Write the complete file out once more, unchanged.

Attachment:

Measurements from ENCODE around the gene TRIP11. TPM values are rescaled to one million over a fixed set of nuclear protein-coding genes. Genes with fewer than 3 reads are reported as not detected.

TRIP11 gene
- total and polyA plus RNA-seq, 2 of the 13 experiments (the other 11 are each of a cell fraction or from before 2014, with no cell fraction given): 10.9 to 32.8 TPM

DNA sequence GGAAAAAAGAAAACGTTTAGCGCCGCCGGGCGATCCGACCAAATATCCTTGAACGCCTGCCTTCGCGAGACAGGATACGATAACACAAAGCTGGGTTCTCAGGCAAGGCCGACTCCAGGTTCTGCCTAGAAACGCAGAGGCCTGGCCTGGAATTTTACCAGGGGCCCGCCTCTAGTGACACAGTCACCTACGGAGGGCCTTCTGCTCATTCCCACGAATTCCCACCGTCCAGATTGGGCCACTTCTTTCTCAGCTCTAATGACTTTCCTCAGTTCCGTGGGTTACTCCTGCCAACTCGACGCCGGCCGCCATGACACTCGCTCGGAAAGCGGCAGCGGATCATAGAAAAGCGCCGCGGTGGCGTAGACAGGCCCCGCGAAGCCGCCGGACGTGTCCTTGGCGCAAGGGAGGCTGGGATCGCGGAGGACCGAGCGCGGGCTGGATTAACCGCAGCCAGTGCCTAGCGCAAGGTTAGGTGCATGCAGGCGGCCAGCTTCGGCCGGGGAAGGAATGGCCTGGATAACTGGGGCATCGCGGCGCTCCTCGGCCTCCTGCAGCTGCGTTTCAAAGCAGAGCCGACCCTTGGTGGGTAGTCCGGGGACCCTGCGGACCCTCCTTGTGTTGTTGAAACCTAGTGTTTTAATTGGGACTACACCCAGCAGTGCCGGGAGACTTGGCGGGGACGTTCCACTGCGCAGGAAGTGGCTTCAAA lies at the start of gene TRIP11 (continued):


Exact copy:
Measurements from ENCODE around the gene TRIP11. TPM values are rescaled to one million over a fixed set of nuclear protein-coding genes. Genes with fewer than 3 reads are reported as not detected.

TRIP11 gene
- total and polyA plus RNA-seq, 2 of the 13 experiments (the other 11 are each of a cell fraction or from before 2014, with no cell fraction given): 10.9 to 32.8 TPM

DNA sequence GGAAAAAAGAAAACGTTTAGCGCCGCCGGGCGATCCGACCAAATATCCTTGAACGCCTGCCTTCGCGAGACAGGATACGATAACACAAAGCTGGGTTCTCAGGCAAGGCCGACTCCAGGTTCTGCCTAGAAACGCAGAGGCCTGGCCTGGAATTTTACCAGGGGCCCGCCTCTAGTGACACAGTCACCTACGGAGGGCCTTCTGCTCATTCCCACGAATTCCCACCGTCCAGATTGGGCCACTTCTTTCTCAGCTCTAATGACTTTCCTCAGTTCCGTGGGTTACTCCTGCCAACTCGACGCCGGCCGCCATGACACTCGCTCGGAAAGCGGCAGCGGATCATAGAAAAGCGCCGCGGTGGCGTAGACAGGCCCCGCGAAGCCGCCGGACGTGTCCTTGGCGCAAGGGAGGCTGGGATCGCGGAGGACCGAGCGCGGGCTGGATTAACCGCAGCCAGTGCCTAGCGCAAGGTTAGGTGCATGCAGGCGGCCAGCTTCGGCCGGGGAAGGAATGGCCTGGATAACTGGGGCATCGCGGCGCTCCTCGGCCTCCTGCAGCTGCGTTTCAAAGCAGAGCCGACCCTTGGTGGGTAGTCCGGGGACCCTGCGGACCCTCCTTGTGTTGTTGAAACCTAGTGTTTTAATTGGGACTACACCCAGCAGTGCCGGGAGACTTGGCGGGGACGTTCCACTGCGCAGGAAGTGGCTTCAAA lies at the start of gene TRIP11 (continued):